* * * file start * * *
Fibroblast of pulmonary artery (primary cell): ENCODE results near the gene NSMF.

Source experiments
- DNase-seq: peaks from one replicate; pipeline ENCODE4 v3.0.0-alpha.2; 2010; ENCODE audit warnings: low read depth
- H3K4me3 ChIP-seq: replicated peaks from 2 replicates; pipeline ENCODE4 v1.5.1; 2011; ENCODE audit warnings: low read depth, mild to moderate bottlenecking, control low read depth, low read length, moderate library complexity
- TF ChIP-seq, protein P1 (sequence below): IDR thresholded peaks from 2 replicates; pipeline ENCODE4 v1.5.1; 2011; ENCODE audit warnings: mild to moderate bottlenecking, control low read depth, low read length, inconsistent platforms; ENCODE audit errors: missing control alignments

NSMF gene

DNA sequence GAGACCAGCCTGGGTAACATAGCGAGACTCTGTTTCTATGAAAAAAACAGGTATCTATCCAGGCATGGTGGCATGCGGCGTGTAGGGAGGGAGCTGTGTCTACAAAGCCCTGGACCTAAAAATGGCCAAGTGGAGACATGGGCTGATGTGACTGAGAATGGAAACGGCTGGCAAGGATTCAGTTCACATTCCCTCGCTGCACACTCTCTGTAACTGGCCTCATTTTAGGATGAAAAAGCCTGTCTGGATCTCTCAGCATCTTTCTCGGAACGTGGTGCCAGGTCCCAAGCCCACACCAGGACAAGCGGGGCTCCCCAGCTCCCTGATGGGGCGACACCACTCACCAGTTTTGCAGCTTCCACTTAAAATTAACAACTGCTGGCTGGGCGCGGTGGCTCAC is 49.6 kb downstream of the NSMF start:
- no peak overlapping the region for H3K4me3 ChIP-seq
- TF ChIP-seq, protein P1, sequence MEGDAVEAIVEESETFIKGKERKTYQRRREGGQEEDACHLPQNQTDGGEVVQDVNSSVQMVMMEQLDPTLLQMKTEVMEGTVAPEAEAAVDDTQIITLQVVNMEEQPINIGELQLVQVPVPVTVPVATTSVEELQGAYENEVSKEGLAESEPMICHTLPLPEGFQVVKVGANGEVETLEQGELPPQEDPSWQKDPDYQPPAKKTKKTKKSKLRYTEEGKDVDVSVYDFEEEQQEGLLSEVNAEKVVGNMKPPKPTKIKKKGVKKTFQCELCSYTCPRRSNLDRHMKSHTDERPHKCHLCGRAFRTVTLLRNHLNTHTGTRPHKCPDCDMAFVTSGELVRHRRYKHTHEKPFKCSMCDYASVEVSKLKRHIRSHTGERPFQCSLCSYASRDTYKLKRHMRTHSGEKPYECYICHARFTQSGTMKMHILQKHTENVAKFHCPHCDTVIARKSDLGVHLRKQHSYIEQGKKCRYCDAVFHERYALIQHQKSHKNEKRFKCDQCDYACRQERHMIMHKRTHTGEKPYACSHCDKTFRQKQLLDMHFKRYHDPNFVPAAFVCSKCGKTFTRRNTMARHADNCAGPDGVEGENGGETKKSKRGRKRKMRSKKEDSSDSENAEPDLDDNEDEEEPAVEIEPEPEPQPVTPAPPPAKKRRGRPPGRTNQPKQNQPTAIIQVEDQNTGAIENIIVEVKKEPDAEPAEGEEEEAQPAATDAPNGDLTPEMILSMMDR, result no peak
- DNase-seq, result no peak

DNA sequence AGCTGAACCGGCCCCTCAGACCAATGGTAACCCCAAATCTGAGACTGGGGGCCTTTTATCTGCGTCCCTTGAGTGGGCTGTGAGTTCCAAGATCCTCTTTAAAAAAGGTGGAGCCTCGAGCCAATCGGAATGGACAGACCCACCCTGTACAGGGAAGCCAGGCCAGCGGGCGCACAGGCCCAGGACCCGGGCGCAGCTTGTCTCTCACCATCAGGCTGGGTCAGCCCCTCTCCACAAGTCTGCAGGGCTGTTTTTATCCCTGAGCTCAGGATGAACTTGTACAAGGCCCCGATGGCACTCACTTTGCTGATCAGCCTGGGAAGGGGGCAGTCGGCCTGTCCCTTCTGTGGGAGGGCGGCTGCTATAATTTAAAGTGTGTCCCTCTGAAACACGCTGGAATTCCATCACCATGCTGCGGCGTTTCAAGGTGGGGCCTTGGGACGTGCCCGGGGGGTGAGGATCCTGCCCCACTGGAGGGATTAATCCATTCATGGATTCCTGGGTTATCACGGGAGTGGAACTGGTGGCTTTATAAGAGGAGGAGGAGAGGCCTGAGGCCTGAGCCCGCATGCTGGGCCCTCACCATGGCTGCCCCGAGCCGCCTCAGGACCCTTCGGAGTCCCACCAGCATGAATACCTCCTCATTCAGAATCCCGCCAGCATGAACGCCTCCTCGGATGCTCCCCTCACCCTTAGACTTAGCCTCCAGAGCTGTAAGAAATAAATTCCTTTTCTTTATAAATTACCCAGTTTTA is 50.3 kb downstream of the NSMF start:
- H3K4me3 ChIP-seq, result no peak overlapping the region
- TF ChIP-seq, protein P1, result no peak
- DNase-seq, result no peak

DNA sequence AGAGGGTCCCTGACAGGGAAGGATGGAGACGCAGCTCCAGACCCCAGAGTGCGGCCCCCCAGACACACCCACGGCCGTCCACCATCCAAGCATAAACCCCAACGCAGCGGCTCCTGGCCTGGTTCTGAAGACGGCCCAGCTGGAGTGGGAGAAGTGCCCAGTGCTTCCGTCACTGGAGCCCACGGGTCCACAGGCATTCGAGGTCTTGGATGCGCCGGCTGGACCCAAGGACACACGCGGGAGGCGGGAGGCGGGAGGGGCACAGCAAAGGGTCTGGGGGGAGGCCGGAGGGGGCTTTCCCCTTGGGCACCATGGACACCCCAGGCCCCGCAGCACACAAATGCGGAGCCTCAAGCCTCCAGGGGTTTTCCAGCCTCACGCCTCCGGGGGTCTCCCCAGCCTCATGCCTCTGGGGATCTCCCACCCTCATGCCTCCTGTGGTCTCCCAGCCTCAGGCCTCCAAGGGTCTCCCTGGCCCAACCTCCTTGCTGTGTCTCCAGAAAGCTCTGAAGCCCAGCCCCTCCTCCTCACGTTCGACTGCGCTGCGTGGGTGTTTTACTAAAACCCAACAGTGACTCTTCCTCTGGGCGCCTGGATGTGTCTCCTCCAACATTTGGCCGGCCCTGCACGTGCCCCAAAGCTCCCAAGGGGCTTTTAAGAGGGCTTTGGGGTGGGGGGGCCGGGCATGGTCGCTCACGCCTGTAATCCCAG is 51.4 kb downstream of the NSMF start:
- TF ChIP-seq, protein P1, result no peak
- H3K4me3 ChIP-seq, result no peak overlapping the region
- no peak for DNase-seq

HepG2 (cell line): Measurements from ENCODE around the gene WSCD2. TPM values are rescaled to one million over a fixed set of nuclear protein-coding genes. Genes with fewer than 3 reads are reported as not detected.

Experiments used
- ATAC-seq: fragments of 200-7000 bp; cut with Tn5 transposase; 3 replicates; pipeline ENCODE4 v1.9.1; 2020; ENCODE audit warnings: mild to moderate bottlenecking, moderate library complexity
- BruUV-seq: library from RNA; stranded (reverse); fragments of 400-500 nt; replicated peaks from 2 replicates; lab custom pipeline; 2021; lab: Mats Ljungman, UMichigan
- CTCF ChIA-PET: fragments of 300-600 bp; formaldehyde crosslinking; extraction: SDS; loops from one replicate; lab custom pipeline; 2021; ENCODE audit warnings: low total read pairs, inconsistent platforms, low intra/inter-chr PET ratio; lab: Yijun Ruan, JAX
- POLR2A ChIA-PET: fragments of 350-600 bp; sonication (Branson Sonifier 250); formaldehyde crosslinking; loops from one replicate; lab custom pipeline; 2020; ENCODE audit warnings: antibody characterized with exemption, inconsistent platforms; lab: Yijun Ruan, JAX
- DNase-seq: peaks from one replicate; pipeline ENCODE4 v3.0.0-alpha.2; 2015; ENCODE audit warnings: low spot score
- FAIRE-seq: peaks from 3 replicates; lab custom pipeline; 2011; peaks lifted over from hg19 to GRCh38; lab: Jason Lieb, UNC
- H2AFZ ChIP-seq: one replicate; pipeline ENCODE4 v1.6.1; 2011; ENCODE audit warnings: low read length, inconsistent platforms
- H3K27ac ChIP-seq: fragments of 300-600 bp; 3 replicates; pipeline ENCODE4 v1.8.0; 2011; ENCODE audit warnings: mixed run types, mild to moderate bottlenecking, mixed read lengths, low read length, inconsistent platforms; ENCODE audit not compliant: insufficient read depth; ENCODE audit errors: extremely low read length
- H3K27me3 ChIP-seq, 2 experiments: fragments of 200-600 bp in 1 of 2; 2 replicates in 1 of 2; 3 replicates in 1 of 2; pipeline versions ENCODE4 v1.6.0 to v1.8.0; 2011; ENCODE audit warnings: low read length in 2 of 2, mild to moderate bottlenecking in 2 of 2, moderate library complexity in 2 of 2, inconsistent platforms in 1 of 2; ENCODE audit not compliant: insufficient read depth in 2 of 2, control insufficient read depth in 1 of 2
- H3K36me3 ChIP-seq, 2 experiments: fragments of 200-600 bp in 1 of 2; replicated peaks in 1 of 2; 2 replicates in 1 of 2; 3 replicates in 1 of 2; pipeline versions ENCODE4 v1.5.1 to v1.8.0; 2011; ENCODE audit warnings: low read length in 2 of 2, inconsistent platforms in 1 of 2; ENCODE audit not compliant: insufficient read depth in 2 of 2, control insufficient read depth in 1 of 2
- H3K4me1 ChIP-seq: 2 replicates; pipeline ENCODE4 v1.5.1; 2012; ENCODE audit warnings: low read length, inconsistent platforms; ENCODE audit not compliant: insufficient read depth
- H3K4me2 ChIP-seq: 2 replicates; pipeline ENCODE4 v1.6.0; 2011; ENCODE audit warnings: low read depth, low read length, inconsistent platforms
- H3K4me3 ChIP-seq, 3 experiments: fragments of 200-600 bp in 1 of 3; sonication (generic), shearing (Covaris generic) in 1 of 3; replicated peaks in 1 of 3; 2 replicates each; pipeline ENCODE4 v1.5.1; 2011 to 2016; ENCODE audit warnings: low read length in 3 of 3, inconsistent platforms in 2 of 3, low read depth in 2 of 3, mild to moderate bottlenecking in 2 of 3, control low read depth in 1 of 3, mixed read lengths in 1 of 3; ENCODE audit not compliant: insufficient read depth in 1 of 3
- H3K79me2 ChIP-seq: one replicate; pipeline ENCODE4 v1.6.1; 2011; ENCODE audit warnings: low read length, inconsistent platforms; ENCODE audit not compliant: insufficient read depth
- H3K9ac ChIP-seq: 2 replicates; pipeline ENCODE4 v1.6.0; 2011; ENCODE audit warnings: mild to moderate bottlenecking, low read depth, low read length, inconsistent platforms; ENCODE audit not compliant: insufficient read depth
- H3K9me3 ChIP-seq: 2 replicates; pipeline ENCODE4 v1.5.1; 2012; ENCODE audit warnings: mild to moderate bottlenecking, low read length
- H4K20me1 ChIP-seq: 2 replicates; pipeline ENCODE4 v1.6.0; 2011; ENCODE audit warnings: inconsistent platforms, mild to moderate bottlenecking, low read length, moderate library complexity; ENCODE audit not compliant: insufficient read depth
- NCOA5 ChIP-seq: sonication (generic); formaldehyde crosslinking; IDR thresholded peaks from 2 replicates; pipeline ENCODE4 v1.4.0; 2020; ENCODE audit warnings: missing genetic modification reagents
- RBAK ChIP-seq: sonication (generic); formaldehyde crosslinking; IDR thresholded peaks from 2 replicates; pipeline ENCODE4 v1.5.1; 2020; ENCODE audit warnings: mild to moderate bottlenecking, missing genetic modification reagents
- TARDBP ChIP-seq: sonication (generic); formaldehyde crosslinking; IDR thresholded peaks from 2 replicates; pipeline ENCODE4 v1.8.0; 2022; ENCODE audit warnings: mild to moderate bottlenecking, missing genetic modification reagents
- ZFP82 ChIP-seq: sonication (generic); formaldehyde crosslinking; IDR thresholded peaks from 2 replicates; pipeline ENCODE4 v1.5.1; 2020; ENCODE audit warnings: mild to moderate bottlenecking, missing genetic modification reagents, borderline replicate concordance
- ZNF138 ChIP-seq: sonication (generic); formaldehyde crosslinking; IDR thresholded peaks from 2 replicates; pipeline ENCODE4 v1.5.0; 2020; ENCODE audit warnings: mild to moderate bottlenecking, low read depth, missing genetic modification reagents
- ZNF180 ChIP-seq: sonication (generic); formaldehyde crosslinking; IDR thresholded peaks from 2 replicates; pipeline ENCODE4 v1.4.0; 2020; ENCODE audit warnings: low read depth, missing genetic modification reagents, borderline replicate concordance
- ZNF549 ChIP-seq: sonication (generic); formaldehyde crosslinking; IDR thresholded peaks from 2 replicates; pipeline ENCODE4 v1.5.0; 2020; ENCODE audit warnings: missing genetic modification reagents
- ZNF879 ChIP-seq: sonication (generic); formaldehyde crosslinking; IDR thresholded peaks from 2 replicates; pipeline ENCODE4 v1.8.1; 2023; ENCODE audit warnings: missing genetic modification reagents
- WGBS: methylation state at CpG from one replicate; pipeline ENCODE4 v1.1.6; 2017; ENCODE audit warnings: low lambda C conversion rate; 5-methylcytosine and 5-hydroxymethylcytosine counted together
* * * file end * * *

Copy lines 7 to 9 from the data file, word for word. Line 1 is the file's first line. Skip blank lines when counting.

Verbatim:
DNA sequence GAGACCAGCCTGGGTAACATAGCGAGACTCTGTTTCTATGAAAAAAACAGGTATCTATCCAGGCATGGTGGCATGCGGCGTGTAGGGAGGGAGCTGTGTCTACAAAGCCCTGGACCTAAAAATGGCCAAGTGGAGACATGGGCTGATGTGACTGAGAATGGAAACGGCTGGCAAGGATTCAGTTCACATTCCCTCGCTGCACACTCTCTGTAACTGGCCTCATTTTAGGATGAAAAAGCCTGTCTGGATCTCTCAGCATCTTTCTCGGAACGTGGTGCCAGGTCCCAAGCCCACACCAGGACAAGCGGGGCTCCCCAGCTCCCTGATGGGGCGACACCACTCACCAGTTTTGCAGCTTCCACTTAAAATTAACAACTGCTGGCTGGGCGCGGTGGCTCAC is 49.6 kb downstream of the NSMF start:
- no peak overlapping the region for H3K4me3 ChIP-seq
- TF ChIP-seq, protein P1, sequence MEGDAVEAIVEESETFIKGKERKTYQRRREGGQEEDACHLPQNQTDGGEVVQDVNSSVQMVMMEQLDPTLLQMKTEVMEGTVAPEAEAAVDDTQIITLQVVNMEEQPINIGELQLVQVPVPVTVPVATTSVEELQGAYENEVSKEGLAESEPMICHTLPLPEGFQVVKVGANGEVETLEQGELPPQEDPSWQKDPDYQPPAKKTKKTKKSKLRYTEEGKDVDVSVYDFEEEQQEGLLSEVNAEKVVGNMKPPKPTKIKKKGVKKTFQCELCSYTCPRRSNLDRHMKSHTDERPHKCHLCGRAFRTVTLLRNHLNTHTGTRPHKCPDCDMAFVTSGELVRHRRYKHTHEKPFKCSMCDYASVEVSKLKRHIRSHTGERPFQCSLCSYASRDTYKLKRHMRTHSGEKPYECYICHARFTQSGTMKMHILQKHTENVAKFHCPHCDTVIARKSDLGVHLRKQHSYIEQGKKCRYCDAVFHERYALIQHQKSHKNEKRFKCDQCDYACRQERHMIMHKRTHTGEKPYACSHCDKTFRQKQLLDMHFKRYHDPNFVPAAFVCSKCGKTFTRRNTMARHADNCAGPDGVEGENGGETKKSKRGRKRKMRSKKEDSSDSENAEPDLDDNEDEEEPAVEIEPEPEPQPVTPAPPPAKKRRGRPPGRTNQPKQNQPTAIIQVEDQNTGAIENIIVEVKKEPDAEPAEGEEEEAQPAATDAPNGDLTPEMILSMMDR, result no peak